Someone must have waved a magic wand as the Fleet News long term Peugeot 307 estate clocked up its 5,000th mile.
Cruising along the M11 on the way to Stansted airport, the car's two-litre turbodiesel motor suddenly started to behave with just a little more crispness and produce less noise at the legal limit.
The reason could only be that the 110bhp common-rail engine had reached maturity and come to the end of its running-in phase – which came as a surprise development, given that diesels usually need to cover about 8,000 miles to complete the process.
Now that all its components seem to be fully bedded in, the HDi unit certainly has a smoother demeanour, although as one of the better of the new crop of heavy-oil units, it has never performed in a manner less than satisfactory.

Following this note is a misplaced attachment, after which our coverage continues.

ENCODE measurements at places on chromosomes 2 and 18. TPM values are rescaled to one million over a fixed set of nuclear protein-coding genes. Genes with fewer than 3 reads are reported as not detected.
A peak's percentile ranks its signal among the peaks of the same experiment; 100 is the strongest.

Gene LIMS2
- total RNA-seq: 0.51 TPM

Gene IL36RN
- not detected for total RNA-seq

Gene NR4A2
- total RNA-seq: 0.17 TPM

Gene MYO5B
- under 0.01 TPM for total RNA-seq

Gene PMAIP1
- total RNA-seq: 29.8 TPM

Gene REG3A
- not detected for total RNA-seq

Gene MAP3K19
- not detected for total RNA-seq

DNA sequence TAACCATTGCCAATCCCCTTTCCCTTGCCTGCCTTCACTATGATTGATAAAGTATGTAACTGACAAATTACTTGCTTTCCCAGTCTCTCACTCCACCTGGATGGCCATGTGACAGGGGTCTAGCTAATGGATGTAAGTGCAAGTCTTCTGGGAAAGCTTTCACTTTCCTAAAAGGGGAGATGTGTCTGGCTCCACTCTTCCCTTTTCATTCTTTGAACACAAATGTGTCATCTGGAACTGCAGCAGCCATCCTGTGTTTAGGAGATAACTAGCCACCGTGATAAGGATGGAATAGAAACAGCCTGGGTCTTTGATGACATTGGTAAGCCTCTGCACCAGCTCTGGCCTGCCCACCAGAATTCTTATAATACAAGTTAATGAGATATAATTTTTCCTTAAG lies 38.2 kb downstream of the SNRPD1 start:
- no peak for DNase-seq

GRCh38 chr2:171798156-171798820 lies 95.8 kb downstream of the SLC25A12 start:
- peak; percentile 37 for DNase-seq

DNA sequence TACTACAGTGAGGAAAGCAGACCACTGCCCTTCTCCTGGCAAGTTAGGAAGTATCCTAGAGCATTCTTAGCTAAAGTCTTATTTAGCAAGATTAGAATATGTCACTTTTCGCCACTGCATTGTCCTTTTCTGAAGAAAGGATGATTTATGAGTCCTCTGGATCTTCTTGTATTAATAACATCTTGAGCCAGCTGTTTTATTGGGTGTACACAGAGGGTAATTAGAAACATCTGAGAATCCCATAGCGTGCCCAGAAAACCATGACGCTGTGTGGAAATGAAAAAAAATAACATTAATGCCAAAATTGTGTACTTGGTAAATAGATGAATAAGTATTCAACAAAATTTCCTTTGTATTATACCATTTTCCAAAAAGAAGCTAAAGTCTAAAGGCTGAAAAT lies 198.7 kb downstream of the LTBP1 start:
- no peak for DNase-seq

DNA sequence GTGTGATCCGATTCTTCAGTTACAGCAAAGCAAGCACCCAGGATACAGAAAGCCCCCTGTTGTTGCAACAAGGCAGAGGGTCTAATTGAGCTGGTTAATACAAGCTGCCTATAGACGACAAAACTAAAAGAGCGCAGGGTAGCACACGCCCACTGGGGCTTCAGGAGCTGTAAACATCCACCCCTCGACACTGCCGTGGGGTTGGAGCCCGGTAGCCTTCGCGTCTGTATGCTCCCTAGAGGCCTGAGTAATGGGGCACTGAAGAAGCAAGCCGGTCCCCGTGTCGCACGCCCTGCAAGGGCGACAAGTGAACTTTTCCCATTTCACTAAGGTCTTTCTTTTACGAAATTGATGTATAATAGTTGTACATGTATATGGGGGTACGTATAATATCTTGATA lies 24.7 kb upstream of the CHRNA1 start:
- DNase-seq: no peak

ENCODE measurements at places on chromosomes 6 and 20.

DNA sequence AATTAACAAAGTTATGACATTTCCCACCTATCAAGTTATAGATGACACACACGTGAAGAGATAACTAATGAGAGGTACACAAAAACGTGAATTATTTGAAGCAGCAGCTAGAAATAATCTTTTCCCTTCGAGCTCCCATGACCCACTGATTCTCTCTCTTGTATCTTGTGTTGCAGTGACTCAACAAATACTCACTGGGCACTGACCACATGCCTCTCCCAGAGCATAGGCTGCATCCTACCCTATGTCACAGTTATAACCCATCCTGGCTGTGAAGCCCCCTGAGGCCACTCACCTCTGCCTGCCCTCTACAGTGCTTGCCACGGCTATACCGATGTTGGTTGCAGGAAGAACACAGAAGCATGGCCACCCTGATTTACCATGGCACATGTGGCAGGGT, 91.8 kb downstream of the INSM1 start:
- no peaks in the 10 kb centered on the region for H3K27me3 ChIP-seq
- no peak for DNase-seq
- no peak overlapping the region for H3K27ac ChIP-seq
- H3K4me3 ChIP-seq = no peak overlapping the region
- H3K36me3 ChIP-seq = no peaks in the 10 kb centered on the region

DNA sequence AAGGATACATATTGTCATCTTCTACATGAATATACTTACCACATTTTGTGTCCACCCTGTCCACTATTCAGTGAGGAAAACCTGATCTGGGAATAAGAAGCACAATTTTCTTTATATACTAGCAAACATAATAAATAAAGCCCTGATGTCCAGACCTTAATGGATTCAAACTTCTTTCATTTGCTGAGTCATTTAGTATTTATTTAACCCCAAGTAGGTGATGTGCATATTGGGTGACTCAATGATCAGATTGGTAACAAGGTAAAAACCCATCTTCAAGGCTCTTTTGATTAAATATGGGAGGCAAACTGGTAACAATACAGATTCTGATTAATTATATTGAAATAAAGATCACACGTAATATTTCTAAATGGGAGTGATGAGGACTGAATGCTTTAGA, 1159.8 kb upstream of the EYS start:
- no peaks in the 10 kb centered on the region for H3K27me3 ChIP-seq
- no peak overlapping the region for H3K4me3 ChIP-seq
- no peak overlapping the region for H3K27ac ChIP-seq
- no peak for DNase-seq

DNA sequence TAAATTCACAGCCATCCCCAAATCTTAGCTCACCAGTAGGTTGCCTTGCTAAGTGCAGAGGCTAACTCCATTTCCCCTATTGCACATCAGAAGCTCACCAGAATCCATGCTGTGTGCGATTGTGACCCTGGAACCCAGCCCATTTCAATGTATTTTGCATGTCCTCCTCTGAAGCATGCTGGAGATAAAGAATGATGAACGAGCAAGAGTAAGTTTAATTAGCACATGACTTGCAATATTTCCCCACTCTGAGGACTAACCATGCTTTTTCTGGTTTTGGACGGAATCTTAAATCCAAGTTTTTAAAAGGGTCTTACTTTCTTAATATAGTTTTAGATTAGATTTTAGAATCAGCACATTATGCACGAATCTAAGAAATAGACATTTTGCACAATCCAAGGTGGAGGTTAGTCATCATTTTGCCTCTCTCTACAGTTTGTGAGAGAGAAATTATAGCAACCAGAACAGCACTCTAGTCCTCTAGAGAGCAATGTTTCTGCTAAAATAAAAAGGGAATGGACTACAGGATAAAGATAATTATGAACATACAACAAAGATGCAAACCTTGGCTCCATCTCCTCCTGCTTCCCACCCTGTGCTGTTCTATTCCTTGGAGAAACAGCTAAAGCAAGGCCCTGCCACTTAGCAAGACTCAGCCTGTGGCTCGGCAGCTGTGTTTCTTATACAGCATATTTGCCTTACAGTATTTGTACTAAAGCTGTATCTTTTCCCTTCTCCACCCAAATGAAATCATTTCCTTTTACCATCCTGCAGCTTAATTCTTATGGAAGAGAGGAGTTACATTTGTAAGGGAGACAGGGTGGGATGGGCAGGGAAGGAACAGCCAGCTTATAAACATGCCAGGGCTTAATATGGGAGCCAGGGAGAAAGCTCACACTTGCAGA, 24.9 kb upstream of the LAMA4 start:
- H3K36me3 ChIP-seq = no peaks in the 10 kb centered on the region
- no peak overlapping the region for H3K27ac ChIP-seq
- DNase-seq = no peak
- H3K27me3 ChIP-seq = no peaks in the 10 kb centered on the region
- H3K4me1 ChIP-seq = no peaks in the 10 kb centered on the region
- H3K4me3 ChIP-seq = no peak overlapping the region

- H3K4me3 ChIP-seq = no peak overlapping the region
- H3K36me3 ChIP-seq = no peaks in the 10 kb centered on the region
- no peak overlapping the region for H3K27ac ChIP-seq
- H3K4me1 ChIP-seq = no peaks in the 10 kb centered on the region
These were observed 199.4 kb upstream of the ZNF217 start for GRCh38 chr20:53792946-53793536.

The difference made by the mileage is probably quite small, but it does allow the engine to pull strongly from lower down the rev band.
As a result, even less use of the short-throw gear lever is required, the engine note is more subdued and there's been another slight gain in fuel economy.
The car's overall consumption figure has now reached 51.21 mpg, which is an excellent return considering the time it spends on motorways.
Another coincidental spin-off from the running-in period is the apparent cure of the 'surge' in the brightness of the headlamps. From when the car arrived, the lights would flash into super output mode at varying intervals, but they too now seem to have settled down.
With 60mph showing on the speedometer at less than 2,000 revs in fifth, the estate has relatively high gearing, so it's pretty relaxing transport on the open road. But the ratios seem nicely spaced so make the best of the relatively high torque developed by the engine.
Put to the test in more mundane roles, the 307's large cargo area is proving a boon as the drive to reduce household clutter continues: the rear seats fold easily to provide van-like carrying capacity for my seemingly endless weekly trips to charity shops and the rubbish tip!
Company car tax bill 2004/05 (22% tax payer)